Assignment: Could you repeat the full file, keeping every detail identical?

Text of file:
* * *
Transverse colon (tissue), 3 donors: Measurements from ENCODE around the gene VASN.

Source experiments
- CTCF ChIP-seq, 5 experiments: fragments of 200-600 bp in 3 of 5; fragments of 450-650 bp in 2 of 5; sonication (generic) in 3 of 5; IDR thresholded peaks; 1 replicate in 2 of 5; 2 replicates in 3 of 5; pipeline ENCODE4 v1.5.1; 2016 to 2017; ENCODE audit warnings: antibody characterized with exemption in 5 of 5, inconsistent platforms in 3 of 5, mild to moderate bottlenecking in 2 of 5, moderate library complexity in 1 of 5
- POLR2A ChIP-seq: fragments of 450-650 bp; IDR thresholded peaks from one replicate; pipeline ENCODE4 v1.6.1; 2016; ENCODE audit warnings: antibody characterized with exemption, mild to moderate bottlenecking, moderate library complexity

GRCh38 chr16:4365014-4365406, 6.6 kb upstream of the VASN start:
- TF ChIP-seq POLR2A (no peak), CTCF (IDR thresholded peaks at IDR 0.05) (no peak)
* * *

Transverse colon (tissue), 3 donors: Measurements from ENCODE around the gene VASN.

Source experiments
- CTCF ChIP-seq, 5 experiments: fragments of 200-600 bp in 3 of 5; fragments of 450-650 bp in 2 of 5; sonication (generic) in 3 of 5; IDR thresholded peaks; 1 replicate in 2 of 5; 2 replicates in 3 of 5; pipeline ENCODE4 v1.5.1; 2016 to 2017; ENCODE audit warnings: antibody characterized with exemption in 5 of 5, inconsistent platforms in 3 of 5, mild to moderate bottlenecking in 2 of 5, moderate library complexity in 1 of 5
- POLR2A ChIP-seq: fragments of 450-650 bp; IDR thresholded peaks from one replicate; pipeline ENCODE4 v1.6.1; 2016; ENCODE audit warnings: antibody characterized with exemption, mild to moderate bottlenecking, moderate library complexity

GRCh38 chr16:4365014-4365406, 6.6 kb upstream of the VASN start:
- TF ChIP-seq POLR2A (no peak), CTCF (IDR thresholded peaks at IDR 0.05) (no peak)